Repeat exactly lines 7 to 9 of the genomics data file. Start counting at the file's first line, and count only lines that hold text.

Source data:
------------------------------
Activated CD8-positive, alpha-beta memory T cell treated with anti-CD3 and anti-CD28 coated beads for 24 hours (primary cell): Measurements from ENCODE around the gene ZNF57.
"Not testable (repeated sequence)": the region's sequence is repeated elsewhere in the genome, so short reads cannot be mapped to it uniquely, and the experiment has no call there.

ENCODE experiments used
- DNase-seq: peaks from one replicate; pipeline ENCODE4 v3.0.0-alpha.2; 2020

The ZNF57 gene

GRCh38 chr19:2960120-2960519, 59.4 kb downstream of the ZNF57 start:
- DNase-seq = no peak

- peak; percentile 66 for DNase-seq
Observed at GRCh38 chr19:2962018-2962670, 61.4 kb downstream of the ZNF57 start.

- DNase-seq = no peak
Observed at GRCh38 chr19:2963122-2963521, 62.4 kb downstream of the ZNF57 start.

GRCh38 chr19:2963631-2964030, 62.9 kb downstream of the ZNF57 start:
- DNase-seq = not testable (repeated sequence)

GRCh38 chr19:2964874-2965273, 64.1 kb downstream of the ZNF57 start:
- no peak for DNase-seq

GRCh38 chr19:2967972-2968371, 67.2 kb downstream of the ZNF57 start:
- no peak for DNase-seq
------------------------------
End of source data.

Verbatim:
- DNase-seq = no peak

- peak; percentile 66 for DNase-seq
Observed at GRCh38 chr19:2962018-2962670, 61.4 kb downstream of the ZNF57 start.